Sox fans left with nothing but long trip home from the bar
Collapse revives painful memories of 1978 season
The ghost of Bucky Dent was alive and well last night, as Red Sox fans who watched their team’s crushing loss to the Baltimore Orioles experienced the culmination of an epic September meltdown not seen since 1978.
“I would say that [Sox pitcher Jonathan] Papelbon just blew the game,’’ said a dejected Loni Rodriguez, 24, of Brighton, at the Cask ’N Flagon sports bar near Fenway Park, after the Sox closer gave up the game-winning hit with two outs in the bottom of the ninth inning, for a 4-3 loss, resulting in widespread groans.
“I said he was going to choke,’’ said her friend, Jacqueline Paisner, 24, who wore a David Ortiz jersey and a frown after the devastating defeat.
Seconds later, however, Clint Walker, 28, of Tampa, Fla., leaped into the air and shouted for joy after the Tampa Bay Rays clinched the wild-card playoff spot with a walk-off home run against the Yankees.
“I’m ecstatic,’’ Walker said. “We are going to the playoffs, baby.’’
While Walker celebrated, many in the mostly younger crowd at the bar quietly filed out.
Earlier in the evening, at least one fan old enough to remember the ’78 season - when the Sox blew a huge lead in the pennant race and lost a one-game playoff to the Yanks on Dent’s infamous home run - said that the last few weeks have been far more wrenching.
“The older you get, the more a part of your life [being a fan] is,’’ said Dave Higgins, 50, of Leominster. He added jokingly, “It’s all I got.’’
Down the road at Cornwall’s pub, Beth Walsh, 47, a Sox fan who lives near Fenway Park, bit her nails at one point before the team’s fate was sealed.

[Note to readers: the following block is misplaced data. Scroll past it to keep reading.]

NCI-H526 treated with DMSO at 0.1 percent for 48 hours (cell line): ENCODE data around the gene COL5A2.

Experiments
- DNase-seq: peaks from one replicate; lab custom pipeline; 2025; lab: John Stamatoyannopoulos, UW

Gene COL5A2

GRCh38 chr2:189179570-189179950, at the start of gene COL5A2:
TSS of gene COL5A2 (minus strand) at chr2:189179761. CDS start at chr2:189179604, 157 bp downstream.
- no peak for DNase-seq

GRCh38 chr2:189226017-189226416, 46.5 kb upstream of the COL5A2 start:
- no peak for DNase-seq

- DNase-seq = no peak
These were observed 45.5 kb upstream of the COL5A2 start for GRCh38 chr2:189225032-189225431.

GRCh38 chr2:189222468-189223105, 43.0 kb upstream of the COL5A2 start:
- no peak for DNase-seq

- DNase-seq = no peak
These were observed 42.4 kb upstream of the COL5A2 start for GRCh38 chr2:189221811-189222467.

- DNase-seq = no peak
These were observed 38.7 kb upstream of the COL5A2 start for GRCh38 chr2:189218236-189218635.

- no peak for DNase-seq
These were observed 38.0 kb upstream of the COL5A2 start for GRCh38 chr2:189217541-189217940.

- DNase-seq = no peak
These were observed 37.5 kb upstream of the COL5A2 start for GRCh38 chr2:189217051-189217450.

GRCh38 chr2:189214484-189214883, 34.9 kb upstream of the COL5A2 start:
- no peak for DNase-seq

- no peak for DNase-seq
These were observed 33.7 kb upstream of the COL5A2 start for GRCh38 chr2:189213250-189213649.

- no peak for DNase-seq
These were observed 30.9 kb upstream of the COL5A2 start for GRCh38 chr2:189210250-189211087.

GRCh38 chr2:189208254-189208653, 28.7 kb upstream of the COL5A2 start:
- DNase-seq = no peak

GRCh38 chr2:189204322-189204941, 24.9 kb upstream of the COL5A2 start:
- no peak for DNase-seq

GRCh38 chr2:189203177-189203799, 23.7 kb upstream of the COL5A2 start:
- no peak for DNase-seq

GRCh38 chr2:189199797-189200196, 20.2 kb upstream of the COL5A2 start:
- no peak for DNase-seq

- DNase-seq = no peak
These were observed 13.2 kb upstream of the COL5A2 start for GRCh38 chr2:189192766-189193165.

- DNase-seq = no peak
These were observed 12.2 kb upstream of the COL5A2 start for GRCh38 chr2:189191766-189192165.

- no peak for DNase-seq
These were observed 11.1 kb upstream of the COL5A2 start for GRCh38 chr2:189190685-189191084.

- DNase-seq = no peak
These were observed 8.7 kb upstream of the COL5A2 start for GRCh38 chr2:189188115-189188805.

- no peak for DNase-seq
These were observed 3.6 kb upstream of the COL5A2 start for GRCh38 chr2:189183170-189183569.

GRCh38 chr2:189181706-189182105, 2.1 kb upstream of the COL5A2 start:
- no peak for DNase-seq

“This is my passion,’’ Walsh said, adding that Red Sox starting pitcher Jon Lester gave the team a great effort. “Lester is the love of my heart.’’
Reflecting the feelings of much of Red Sox Nation, Walsh said that watching the team’s wild-card lead shrink in recent weeks has been agonizing.
“I have a long gray hair that I didn’t have’’ before the slide, she said.
Just a few seats down from Walsh at the bar, Yankees fan Chris Strang, 40, said he was also in an odd position last night.
“I was rooting for the Yankees to lose’’ to help keep the Sox out of the playoffs, said Strang, a Kenmore Square resident.
And that is exactly what happened.
A despondent Tom LeSage, 21, of South Boston, put much of the blame on Papelbon while sipping a beer at the Cask ’N Flagon after the stunning defeat that ended Boston’s season.
“When the game’s on the line you’ve got to throw the right pitches, and he just didn’t do it,’’ said LeSage, who wore a Bruins cap.
Jacki Schromm, 21, of the Fenway, said she felt absolutely awful after the defeat. She also said that with the Red Sox out of the playoffs, business at her establishment, the sports bar Game On, across the street from the Cask ’N Flagon, would suffer in the month of October.
“October is done for us,’’ she said.
Her friend Jessica Grabiec, 25, of Melrose, said that while she was disappointed, it will hit her mother even harder.
“My mom can’t sleep when the Red Sox lose,’’ she said.
In the midst of all the sadness at Cask ’N Flagon, another Yankees fan, Genna Nolan, 24, of the North End, said that in a way she also felt badly to see the Red Sox go.
Nolan said she had been hoping for a Red Sox-Yankees matchup in the playoffs.
“What Yankees fan doesn’t want to have the Red Sox in the playoffs?’’ she said. “That’s just insane.’’